Jordan Binnington gaining confidence during record streak
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By early January it was fair to question whether Jordan Binnington was going to challenge for the starting spot in the Wolves net. He had been pulled in consecutive starts after allowing eight goals in 39 shots and seemed to have lost the No. 1 job to veteran Matt Climie.
Now, the thought of Binnington getting stuck to the bench seems funny.
Sunday’s 5-2 loss to San Antonio was Binnington’s franchise-record 15th consecutive start. Though it wasn’t his or the Wolves’ best game – he was replaced in the middle of the third period after allowing four goals on 25 shots – it’s part of an unlikely and impressive stretch for the 21-year-old rookie.
With Climie out with a lower-body injury, the Blues’ third-round pick in the 2011 draft took over. During the streak, he’s 8-5-2 with one shutout, a 2.29 goals-against average and .921 save percentage, showing a level of production and durability few saw coming.
Other than the Wolves.
“That’s what we expect of him. He came in really highly touted and he did his work last year in the (ECHL) and he came up and played a game for us – played really well,” coach John Anderson said. “We were expecting him to take the bull by the horns and he’s done it.”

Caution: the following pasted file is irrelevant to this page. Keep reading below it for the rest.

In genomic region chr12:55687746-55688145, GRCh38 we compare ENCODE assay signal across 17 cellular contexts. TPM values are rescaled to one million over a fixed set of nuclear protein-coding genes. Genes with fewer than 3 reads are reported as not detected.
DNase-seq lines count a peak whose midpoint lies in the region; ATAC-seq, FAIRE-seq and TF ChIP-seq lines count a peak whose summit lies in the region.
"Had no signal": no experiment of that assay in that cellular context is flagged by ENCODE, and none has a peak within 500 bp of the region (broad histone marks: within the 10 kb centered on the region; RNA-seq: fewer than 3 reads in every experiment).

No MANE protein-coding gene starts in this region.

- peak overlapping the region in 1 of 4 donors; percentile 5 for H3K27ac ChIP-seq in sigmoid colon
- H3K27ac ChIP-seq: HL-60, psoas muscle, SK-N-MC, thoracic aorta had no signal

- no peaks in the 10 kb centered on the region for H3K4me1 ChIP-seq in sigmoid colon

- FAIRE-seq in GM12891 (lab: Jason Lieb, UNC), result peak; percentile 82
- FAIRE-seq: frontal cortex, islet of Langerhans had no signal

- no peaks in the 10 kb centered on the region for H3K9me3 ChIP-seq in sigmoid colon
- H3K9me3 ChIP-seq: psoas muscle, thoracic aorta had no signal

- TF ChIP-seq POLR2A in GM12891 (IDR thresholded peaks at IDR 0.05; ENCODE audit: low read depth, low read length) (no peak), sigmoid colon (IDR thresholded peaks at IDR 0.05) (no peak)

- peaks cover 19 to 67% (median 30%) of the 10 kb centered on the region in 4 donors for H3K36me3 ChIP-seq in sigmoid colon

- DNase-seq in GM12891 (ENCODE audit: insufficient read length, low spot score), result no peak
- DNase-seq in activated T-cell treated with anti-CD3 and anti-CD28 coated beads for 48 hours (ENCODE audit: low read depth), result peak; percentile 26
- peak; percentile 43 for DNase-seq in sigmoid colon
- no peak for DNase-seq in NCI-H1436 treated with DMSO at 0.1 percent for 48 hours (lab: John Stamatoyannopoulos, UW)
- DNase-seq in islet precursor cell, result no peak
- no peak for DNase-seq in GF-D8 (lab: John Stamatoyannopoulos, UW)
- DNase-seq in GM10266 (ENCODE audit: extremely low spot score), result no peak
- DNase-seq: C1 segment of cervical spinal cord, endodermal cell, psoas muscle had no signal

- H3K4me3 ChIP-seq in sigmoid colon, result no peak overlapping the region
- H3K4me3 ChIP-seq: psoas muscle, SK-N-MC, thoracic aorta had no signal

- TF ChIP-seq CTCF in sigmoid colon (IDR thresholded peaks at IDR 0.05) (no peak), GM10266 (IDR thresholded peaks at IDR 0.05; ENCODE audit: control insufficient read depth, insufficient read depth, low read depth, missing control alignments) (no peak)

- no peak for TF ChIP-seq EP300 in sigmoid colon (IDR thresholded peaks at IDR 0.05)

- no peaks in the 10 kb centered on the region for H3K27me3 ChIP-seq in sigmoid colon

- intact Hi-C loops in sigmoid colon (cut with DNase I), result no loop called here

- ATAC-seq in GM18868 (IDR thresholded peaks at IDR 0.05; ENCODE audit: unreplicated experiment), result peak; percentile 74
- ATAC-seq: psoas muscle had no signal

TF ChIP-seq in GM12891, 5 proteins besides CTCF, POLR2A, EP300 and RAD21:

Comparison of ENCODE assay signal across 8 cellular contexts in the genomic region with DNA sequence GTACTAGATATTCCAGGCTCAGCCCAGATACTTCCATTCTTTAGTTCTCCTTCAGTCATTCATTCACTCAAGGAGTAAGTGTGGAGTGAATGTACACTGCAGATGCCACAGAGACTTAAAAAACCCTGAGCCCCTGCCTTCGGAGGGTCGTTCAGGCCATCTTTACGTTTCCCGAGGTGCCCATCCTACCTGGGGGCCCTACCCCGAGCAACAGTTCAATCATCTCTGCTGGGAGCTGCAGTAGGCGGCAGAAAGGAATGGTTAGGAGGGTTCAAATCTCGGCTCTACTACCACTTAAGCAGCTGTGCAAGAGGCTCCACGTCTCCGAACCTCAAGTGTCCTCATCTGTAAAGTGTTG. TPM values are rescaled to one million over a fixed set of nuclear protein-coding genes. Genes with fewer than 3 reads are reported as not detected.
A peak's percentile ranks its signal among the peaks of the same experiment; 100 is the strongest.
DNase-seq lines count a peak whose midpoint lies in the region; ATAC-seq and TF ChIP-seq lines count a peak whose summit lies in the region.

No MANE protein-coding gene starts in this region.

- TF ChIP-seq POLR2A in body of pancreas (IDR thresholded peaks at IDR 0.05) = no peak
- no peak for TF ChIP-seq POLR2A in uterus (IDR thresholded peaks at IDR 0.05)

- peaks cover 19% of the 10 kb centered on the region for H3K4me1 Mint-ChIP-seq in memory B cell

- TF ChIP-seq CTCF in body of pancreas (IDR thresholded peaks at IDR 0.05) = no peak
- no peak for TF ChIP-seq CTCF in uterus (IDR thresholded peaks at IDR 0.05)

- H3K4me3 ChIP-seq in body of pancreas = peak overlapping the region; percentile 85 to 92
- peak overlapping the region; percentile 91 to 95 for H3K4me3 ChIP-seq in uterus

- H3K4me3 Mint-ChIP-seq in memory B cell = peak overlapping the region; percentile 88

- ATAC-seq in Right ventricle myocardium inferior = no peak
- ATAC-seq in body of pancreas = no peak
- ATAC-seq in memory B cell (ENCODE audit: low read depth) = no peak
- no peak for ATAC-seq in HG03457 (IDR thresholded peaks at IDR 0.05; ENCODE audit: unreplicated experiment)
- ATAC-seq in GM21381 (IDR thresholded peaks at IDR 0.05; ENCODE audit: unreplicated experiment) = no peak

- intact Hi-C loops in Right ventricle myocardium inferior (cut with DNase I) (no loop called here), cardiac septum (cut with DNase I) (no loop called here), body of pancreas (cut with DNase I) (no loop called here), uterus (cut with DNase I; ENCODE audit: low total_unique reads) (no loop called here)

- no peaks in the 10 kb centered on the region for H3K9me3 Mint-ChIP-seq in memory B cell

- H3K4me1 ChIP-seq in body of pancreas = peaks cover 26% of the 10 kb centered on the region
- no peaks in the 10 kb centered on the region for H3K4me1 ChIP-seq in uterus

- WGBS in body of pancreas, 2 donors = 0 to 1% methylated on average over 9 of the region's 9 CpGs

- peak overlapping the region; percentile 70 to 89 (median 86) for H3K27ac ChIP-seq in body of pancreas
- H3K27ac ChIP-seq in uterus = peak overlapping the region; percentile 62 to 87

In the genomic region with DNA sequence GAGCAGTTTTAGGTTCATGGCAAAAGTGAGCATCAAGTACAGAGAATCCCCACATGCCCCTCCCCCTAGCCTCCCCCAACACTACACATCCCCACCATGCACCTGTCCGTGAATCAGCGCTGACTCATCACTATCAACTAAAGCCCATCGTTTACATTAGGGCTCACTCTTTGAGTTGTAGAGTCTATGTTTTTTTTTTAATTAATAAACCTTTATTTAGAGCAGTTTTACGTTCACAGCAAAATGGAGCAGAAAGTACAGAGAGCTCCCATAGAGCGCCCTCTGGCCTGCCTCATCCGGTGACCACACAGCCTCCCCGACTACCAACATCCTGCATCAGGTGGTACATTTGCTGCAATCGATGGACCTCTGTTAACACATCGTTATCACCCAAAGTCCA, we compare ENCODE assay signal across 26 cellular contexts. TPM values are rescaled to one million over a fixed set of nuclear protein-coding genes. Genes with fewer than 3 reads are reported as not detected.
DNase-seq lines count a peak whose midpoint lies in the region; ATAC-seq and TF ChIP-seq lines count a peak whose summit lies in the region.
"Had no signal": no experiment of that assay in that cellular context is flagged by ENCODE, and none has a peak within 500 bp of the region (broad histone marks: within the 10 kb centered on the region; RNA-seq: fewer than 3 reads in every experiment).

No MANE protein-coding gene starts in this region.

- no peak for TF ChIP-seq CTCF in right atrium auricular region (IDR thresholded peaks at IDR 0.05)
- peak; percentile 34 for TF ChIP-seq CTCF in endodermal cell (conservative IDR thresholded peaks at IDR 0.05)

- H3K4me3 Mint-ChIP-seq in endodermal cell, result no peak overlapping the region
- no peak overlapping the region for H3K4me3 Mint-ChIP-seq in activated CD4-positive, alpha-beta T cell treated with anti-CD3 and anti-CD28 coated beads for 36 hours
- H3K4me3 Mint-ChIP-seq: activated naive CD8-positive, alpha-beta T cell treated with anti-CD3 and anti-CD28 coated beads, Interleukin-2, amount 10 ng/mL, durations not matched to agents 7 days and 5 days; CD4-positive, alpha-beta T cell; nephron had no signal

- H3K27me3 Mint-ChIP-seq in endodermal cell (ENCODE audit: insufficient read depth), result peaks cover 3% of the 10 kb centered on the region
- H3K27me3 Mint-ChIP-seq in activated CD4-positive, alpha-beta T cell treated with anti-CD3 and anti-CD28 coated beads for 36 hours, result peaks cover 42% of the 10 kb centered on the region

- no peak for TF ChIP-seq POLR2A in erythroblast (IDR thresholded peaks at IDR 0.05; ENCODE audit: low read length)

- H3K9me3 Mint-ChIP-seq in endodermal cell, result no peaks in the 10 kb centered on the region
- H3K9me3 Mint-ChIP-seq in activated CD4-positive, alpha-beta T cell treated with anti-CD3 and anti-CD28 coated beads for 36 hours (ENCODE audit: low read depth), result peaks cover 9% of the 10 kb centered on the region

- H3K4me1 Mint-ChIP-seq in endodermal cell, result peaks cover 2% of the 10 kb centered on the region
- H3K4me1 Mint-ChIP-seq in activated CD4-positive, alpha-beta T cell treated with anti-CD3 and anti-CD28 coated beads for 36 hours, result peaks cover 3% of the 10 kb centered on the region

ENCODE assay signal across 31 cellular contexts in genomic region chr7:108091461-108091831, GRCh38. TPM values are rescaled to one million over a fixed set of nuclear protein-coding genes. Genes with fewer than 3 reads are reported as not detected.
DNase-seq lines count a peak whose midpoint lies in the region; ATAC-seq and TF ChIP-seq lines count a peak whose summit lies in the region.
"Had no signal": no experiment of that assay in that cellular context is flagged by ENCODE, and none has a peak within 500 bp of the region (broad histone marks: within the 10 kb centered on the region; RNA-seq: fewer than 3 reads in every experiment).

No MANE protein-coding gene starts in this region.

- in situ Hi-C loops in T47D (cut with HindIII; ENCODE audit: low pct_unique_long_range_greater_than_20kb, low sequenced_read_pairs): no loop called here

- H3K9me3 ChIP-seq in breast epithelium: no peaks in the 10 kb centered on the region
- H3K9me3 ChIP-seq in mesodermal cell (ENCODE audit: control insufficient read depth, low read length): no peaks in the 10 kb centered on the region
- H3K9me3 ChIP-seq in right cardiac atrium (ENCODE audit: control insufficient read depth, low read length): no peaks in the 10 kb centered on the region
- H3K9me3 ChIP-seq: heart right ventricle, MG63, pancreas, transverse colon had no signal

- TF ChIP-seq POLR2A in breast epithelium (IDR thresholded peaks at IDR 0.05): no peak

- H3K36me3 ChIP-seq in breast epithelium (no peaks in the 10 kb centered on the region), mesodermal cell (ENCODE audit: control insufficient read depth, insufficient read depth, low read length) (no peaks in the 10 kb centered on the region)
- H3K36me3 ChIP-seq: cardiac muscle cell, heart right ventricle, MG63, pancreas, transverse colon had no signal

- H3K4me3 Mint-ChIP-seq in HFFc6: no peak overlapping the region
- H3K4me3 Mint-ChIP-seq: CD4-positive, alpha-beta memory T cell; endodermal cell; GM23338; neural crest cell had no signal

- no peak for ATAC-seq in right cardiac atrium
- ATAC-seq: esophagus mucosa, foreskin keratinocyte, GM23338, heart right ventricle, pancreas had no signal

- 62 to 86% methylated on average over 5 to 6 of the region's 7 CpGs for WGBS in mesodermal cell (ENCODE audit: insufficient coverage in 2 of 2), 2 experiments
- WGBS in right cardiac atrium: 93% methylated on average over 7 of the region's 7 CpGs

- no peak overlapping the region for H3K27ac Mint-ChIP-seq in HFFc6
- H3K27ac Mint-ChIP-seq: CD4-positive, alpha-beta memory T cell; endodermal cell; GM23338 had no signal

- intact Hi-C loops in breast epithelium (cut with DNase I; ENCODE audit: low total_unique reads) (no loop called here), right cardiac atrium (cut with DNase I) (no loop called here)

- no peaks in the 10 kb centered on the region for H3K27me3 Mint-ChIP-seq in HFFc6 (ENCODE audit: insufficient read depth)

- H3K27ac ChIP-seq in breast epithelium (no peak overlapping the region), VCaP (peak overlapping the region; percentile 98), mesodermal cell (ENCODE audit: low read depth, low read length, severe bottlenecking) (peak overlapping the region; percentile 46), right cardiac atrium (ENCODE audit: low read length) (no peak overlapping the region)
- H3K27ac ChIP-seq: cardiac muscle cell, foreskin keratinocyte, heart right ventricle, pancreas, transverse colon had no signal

Over the last 15 games Binnington’s been asked if the workload’s been getting to him. His answer has stayed consistent – that the breaks between games and the way the Wolves staff has handled him have kept him fresh.
“That’s what you train for all summer long and all year long when you’re not playing,” Binnington said. “You just want these opportunities to give your team a chance to win night in, night out. Personally, it’s feeling good. There’s ample time to rest. It’s been all right.”
At 21, it wouldn’t have been a knock against Binnington if he couldn’t handle this much work. He’d only played in two AHL games before this season and is only in his second year out of junior hockey.
That’s something Anderson stressed, saying “it’s really a pleasure to find a goalie” who can do what Binnington has this early in his career.
“Forwards take a certain amount of time, (defensemen) take longer and goalies take even longer. It’s just a progression,” Anderson said. “It’s like going from pee-wee to bantam to midget to junior, and he’s growing that way. Jake Allen, look what happened to him. It’s taken him four years and now he’s there. It’s a process. It’s not just instantly hand somebody a ticket to the NHL.”
Binnington isn’t there yet, and with Climie back it wouldn’t be a shock to see the pair split time going forward. But Binnington has experienced something that will be valuable to him for the rest of his career.
“It gives you a little confidence and playing these games gives you experience. They say you need experience to get where you want to be. I’m just trying to take it all in and at the same time take advantage of it,” Binnington said. “You want to have that job and you want to be the guy in there giving the team a chance to win every night. I’m just trying to keep rolling with it.”